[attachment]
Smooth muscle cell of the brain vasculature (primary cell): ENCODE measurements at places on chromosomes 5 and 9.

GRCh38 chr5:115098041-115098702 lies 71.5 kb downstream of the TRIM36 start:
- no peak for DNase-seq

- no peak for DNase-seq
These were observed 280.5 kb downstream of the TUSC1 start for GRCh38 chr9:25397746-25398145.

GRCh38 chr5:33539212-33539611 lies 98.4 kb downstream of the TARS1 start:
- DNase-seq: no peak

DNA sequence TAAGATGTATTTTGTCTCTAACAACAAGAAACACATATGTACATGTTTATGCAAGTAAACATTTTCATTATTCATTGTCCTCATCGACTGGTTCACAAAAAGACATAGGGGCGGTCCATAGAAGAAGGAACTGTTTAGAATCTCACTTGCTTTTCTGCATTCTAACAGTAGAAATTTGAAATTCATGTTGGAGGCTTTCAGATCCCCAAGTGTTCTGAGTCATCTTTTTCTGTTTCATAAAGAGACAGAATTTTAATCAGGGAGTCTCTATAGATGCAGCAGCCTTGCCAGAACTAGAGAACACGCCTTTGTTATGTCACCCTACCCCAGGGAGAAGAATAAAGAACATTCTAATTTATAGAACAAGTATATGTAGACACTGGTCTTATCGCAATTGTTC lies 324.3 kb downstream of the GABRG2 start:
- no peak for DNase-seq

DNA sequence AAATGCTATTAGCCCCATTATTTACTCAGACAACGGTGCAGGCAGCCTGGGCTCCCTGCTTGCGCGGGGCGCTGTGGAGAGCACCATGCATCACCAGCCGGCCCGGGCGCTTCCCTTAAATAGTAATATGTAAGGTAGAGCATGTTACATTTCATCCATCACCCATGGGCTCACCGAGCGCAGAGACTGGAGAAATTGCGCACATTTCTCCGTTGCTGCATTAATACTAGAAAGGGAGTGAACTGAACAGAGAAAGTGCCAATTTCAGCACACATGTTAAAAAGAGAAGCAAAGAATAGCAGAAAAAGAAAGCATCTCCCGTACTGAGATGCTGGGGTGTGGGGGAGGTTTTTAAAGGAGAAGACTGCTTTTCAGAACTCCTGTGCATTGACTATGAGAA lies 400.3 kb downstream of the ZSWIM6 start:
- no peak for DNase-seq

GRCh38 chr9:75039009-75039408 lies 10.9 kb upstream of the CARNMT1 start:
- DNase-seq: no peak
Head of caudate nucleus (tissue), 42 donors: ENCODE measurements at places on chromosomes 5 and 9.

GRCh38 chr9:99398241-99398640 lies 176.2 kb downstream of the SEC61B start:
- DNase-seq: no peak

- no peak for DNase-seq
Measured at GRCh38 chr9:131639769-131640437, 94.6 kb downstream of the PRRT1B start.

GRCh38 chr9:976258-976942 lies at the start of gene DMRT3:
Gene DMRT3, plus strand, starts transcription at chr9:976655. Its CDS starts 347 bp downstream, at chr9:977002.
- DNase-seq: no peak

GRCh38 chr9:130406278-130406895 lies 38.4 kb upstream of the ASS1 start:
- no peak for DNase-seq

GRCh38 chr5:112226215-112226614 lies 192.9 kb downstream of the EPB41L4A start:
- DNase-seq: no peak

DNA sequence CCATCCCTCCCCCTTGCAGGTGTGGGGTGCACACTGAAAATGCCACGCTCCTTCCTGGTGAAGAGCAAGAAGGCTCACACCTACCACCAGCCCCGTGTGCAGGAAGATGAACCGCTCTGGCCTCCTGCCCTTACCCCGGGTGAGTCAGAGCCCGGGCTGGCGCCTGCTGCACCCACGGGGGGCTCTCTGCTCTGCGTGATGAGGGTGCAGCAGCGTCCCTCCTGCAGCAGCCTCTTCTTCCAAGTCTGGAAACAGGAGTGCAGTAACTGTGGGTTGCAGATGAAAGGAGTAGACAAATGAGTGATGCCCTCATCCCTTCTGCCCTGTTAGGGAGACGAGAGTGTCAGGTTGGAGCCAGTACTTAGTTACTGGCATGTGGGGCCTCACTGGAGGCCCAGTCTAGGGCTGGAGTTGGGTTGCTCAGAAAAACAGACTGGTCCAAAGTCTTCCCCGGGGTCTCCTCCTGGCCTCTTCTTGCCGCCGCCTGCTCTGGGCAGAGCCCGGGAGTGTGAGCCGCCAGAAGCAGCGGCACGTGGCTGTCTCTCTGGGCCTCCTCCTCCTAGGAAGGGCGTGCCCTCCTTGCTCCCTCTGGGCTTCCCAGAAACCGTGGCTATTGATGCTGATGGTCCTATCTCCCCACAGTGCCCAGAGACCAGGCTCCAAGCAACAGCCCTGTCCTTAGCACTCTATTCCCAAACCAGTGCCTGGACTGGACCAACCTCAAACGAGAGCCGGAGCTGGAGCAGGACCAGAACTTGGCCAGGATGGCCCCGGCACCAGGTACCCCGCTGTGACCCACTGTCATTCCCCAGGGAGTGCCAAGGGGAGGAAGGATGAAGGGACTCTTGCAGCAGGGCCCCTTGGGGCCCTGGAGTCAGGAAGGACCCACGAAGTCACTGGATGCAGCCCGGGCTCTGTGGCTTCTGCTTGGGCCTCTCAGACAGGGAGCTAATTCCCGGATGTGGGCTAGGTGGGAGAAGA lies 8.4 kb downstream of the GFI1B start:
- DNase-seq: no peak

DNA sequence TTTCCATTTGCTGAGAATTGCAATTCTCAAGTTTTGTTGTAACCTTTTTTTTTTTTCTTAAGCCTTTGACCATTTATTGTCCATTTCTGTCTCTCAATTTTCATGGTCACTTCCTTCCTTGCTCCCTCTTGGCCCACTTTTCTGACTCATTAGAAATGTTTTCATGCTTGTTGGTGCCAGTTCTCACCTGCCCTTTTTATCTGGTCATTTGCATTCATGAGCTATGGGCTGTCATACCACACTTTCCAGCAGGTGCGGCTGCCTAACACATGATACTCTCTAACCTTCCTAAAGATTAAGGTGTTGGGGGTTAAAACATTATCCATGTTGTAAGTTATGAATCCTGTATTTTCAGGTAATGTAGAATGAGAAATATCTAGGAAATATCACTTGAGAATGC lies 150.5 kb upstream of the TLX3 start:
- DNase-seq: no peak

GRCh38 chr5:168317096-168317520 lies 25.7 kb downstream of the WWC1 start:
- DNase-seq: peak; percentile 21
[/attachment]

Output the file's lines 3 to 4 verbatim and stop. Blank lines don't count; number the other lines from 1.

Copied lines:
- no peak for DNase-seq

- no peak for DNase-seq